In size and construction, even choice of site, the nest of the song thrush is much like that of the blackbird. There is, however, one major difference. The song thrush invariably includes a smooth lining, made from a mixture of mud, clay, cow dung (if available) and rotten wood, mixed with saliva, forming a hard, cork-like base. Building such a nest is a lengthy business: most of the work falls to the female, although sometimes with a little help from her mate.
The first nest of the year may take two weeks or more to build, but those made later in the season are often put together much more quickly, with a corresponding loss in quality. However, song thrushes will reuse the original nest for subsequent broods. In North-Eastern Europe, old song-thrush nests provide the favoured nest site for green sandpipers.
Swallow and house martin
Both swallows and martins make their nests from mud pellets, cemented with the bird’s saliva, but although the martin’s nest is a domed construction, built under a ledge, gable or overhang, that of the swallow is an open cup, typically situated on a shelf or beam in a barn or building. Dry springs are a problem for both species: if mud is unavailable, building is impossible. When the mud quality is poor, it often results in the nest collapsing later in the season.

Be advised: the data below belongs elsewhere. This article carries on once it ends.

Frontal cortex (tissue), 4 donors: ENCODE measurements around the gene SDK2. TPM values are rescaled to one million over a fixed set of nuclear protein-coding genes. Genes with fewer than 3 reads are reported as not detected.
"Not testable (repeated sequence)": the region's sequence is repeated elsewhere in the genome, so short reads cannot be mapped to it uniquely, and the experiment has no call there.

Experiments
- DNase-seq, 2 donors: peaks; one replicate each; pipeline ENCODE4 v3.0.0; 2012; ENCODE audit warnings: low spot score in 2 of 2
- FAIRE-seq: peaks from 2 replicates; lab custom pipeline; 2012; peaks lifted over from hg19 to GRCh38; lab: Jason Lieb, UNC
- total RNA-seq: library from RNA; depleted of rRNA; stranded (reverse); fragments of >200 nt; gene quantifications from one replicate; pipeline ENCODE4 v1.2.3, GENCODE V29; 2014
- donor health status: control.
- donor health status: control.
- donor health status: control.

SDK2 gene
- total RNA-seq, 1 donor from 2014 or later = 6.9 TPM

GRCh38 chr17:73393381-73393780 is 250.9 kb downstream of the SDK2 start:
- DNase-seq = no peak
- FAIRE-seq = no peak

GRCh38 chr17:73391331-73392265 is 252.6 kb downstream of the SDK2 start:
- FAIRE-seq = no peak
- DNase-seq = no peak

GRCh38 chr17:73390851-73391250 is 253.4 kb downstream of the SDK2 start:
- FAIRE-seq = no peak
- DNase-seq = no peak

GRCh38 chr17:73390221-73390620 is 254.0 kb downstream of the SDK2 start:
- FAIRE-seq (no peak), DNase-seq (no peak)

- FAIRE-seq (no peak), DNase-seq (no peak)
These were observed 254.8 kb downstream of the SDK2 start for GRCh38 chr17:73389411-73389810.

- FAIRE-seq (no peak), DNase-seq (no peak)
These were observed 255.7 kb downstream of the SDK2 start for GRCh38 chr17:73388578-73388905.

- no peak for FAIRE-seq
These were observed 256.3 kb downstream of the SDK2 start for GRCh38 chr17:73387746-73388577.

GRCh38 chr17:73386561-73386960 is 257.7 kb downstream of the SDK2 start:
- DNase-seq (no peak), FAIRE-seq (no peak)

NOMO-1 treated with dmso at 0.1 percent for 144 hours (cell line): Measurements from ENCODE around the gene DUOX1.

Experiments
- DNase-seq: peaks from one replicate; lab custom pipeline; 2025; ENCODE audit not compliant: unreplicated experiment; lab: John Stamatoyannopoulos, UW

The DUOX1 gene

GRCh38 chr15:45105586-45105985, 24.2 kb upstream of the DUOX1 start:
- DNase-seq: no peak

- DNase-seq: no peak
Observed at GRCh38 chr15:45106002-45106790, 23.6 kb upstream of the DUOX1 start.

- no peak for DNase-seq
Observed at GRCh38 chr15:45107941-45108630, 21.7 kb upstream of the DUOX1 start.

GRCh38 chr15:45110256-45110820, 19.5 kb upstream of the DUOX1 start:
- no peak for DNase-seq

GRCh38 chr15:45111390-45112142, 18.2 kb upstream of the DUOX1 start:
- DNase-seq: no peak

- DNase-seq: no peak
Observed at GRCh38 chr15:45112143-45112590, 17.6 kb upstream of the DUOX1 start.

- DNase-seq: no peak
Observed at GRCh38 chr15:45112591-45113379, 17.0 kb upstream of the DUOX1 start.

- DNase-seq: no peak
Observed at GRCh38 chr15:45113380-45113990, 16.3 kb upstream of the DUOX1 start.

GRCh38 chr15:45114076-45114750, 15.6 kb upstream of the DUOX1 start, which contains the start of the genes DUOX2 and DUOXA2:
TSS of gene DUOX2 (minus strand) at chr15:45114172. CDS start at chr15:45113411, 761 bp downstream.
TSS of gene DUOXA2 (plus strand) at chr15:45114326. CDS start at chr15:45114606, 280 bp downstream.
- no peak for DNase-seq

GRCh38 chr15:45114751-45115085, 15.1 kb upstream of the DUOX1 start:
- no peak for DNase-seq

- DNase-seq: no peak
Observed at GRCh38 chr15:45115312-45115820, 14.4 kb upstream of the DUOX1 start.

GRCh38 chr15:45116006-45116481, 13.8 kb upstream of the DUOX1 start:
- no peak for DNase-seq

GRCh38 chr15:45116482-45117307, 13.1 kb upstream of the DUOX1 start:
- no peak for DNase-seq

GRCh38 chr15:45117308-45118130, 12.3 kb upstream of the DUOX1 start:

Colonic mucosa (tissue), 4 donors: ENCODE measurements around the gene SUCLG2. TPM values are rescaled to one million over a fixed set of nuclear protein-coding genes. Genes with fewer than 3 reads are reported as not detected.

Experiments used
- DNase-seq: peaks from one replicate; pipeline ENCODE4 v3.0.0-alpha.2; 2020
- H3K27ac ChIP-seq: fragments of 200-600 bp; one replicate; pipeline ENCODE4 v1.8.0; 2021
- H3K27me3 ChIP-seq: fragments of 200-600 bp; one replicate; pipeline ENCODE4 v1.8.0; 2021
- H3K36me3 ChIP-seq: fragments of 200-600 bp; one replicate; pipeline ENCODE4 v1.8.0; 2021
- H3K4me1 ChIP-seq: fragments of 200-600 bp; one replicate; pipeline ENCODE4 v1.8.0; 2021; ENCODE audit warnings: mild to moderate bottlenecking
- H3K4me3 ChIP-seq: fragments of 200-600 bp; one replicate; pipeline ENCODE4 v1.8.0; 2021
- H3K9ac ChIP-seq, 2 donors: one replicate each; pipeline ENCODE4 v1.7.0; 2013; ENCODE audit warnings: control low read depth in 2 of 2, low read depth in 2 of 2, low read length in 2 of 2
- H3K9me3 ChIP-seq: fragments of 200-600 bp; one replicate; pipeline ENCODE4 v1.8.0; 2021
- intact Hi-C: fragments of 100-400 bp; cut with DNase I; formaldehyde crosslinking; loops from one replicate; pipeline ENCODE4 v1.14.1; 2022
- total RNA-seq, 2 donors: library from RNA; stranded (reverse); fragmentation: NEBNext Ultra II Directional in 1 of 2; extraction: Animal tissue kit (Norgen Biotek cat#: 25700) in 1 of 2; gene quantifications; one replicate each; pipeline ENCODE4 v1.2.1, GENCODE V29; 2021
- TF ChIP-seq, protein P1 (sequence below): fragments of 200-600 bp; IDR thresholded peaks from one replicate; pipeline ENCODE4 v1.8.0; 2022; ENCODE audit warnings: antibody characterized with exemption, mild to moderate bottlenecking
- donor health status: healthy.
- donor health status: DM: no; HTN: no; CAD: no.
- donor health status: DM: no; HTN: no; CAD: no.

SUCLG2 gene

Constructing the nest is labour intensive, with as many as 1,200 journeys needed; most of the work takes place between 6am and 8am, allowing the mud to harden during the day. Both species will adopt artificial nests—a pair of swallows nests in my cart lodge every year, using an artificial nest, usually rearing two broods of five.
According to W. H. Hudson, writing in his classic British Birds (1895), ‘the nest of the long-tailed titmouse is a marvel of bird architecture: a domed oval composed of moss, lichens, and hair closely felted, and the interior thickly lined with feathers. [Victorian ornithologist William] McGillivray says that the feathers from one nest numbered 2,379.’
Long-tailed tits start breeding early in the spring, building among brambles, in gorse or lichen-covered thorn bushes in which the nests are difficult to find. The nests are rarely more than a few feet off the ground. Amusingly, you can spot incubating females because continually squeezing into the confined space of the nest causes their tails to bend and become misshapen.
Large, bulky and often conspicuous, the nest of the buzzard is an elaborate affair. The basic nest is made from stout sticks and includes a wide platform around the shallow, lined cup in the centre. The platform allows for the fact that the young buzzards will be in the nest for 6–7 weeks after hatching, giving them plenty of room to move around.
What sets the buzzard apart from other raptors is the birds’ habit of decorating their nest with freshly picked foliage, although some individuals are much keener on such embellishments than others. Anything from sprays of rowan leaves to young fronds
of bracken may be used.